My friend recently posited that if forced to choose, he’d rather lose his wallet than his iPhone.
After pondering, I had to agree. Communication is key everywhere, and, at least ashore, the smartphone has become the most important nexus of modern culture’s holy trinity (wallet, phone, keys).
On board, however, the argument changes, especially when cruising outside of cellular coverage. At that point, the VHF radio and its ability to communicate with multiple nearby vessels and shore stations juggernauts its technology to the top of the importance pyramid. While there’s no question that a fixed-mount VHF radio is a must-have for every helm, few electronic tools are a better universal fit than a reliable and fully featured handheld.
Marine-band VHF communications arrived in the 1950s, giving mariners the ability to talk, either ship-to-ship or ship-to-shore, over line-of-sight distances using radio-frequency transmissions. The first VHF radios were fixed-mount systems. As technology improved and demand grew, handhelds arrived. Recent years have seen new features, such as embedded automatic identification system, digital selective calling and GPS receivers.
Marine VHF is a tightly regulated technology; in the United States, it’s overseen by the Federal Communications Commission. Fixed-mount systems are limited to 25 watts of transmitting power, and handhelds to 6 watts. Depending on how they’re spec’d, marine VHF radios can use more than 40 channels that fall between 156.050 and 157.425 megahertz, and 161.6 and 162.550 MHz. As with all RF communications, transmitting power and antenna height equate to greater range.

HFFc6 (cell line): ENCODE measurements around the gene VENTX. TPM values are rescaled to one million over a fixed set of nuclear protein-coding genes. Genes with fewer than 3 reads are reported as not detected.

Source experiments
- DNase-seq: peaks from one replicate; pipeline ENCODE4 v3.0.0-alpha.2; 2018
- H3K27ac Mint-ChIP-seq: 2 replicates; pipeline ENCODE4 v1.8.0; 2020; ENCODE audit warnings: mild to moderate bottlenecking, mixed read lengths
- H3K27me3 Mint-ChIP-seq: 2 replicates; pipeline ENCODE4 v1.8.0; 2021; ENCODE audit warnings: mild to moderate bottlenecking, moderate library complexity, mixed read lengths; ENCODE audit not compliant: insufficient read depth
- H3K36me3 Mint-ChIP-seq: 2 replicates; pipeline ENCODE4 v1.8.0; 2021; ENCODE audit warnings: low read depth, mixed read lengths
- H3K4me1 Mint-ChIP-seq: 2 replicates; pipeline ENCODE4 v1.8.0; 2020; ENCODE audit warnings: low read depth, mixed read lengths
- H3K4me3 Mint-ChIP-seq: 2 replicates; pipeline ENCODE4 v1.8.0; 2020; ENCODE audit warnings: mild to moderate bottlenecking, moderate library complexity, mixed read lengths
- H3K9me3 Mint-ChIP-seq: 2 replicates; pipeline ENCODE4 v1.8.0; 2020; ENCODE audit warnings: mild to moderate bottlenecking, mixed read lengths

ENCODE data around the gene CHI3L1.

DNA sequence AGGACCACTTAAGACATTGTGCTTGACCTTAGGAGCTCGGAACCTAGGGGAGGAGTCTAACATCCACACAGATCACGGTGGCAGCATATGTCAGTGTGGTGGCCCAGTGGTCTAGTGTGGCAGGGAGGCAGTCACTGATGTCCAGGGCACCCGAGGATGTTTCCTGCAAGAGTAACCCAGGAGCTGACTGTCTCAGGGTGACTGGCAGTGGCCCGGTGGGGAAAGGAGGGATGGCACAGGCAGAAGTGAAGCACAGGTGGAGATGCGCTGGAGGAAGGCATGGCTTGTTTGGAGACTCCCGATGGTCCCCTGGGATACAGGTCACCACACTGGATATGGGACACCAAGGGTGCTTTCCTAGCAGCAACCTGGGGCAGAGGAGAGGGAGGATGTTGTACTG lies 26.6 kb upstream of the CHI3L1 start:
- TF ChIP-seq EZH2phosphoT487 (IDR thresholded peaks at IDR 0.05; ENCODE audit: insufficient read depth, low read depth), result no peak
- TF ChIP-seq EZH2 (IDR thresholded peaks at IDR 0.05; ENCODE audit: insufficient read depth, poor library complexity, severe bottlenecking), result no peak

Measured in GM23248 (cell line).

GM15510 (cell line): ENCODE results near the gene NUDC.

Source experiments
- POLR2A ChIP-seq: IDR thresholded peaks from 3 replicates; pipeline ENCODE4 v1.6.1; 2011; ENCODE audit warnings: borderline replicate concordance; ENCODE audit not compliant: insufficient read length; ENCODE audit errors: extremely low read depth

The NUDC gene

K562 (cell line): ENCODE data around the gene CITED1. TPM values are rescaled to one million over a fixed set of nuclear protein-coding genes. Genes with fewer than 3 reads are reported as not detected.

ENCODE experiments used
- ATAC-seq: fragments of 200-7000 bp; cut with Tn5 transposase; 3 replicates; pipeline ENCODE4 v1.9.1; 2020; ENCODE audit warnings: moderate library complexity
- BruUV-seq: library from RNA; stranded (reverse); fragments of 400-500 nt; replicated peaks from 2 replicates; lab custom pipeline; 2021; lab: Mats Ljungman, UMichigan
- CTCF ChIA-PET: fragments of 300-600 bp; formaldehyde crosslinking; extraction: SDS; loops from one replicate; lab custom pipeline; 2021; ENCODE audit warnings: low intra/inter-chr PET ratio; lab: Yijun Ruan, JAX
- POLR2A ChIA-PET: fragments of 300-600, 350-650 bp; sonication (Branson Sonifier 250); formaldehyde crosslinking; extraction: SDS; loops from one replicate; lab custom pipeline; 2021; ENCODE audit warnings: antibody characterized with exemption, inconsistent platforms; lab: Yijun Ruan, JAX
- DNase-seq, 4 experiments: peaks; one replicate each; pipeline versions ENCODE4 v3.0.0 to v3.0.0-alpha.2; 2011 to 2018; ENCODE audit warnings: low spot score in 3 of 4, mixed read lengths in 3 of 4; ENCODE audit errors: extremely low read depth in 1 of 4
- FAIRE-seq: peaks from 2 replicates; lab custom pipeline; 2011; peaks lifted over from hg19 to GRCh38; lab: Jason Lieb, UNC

The comparatively simple handhelds of the 1990s allowed for voice communications over distances of about 3 to 5 nautical miles. Their rechargeable nickel-cadmium batteries delivered good performance for the era, but they were prone to discharging if they were left unused. Worse, they could develop chemical memories that made recharging complicated. Screens were small and tough to read in direct sunlight, and user interfaces involved hard, tactile keys, dedicated volume knobs and awkward software.
Today, while the frequencies and power outputs are unchanged, modern handhelds are far more sophisticated than even a decade ago. Integration has been key. Higher-end handhelds now have built-in DSC, GPS and AIS receivers.
“DSC is the biggest advancement,” says Hans Rooker, Standard Horizon’s national sales manager. “It delivers the capability of position-sharing, poling and distress-calling.”
Provided that owners properly register for—and program—their nine-digit identification number (called a maritime mobile service identity), all receiving parties can ascertain information that’s valuable and possibly lifesaving. “The combination of the DSC and GPS tells first responders like the Coast Guard vital information on who you are, what type of boat and where you are located,” says Ray Novak, Icom America’s senior sales manager.
DSC also has nonemergency features, most notably the ability to create buddy lists and directly call friends via their MMSI. Provided that the vessels are in range, this technique often saves time and allows users to treat their radios much like they do their smartphones ashore.